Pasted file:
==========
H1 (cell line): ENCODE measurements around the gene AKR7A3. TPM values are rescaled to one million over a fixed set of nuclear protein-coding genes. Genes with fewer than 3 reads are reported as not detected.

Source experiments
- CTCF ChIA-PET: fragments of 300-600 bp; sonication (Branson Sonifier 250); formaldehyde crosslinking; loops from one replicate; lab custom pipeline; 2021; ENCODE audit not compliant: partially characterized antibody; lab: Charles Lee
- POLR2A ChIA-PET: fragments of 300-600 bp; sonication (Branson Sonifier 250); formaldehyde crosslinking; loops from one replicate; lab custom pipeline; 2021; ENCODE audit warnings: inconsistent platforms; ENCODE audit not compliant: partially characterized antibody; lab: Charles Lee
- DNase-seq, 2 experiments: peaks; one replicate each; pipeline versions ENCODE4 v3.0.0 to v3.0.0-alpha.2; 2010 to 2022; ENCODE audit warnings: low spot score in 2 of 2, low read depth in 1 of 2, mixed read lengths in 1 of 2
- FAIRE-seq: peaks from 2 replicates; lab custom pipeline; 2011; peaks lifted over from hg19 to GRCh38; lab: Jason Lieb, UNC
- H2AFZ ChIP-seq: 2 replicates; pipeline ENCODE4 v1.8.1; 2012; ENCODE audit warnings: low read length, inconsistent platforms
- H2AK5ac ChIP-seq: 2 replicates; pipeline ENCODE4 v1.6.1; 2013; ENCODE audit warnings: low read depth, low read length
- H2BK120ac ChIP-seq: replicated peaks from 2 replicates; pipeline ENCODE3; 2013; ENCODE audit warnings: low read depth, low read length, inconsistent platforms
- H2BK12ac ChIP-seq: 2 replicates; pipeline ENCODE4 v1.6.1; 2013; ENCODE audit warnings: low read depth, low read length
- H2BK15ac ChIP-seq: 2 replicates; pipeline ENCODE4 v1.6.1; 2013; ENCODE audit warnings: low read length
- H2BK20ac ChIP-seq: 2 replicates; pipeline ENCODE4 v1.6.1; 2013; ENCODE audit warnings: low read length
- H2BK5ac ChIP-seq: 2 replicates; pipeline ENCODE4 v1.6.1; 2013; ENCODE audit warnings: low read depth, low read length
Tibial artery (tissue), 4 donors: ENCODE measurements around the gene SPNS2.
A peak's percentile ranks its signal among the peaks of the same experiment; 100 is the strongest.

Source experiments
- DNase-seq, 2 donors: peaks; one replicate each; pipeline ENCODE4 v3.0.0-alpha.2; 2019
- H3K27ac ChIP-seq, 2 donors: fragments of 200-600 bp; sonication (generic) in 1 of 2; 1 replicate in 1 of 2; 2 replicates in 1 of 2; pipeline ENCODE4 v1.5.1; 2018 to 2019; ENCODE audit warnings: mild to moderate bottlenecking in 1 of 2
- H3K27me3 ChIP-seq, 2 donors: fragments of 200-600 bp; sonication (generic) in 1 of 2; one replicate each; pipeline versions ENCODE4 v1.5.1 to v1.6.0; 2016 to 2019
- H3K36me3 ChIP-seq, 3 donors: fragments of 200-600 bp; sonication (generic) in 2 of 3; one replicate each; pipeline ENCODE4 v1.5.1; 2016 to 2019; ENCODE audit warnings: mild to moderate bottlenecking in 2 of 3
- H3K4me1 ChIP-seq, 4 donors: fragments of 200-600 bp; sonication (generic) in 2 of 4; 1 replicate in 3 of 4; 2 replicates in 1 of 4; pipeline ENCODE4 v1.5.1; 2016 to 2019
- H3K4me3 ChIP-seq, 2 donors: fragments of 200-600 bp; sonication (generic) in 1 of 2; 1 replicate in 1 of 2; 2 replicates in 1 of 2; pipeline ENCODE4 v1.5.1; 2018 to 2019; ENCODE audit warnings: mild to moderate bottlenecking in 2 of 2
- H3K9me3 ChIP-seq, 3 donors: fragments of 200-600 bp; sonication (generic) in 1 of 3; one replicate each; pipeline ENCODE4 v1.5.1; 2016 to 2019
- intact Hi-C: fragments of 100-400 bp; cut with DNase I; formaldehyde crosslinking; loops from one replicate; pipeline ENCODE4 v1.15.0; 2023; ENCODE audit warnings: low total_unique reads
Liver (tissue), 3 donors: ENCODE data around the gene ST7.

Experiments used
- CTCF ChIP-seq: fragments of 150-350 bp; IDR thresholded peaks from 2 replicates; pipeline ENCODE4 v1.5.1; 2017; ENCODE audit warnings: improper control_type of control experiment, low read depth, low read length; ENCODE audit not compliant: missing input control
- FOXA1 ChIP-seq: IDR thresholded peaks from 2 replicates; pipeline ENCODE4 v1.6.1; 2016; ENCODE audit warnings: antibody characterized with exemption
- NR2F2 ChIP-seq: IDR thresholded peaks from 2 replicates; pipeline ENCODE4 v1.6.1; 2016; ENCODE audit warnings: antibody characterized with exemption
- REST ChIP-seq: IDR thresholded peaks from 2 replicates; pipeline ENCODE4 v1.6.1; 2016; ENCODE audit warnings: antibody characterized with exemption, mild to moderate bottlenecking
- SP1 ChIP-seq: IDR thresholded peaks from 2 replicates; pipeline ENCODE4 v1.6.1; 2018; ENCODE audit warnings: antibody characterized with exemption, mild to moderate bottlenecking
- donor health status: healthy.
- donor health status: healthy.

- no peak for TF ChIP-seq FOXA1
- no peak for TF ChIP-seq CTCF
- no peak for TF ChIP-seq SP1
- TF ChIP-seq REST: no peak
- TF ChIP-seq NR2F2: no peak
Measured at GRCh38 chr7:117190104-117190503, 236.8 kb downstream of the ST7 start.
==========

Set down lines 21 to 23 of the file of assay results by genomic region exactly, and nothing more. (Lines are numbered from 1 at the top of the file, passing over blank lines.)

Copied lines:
- H3K4me1 ChIP-seq, 4 donors: fragments of 200-600 bp; sonication (generic) in 2 of 4; 1 replicate in 3 of 4; 2 replicates in 1 of 4; pipeline ENCODE4 v1.5.1; 2016 to 2019
- H3K4me3 ChIP-seq, 2 donors: fragments of 200-600 bp; sonication (generic) in 1 of 2; 1 replicate in 1 of 2; 2 replicates in 1 of 2; pipeline ENCODE4 v1.5.1; 2018 to 2019; ENCODE audit warnings: mild to moderate bottlenecking in 2 of 2
- H3K9me3 ChIP-seq, 3 donors: fragments of 200-600 bp; sonication (generic) in 1 of 3; one replicate each; pipeline ENCODE4 v1.5.1; 2016 to 2019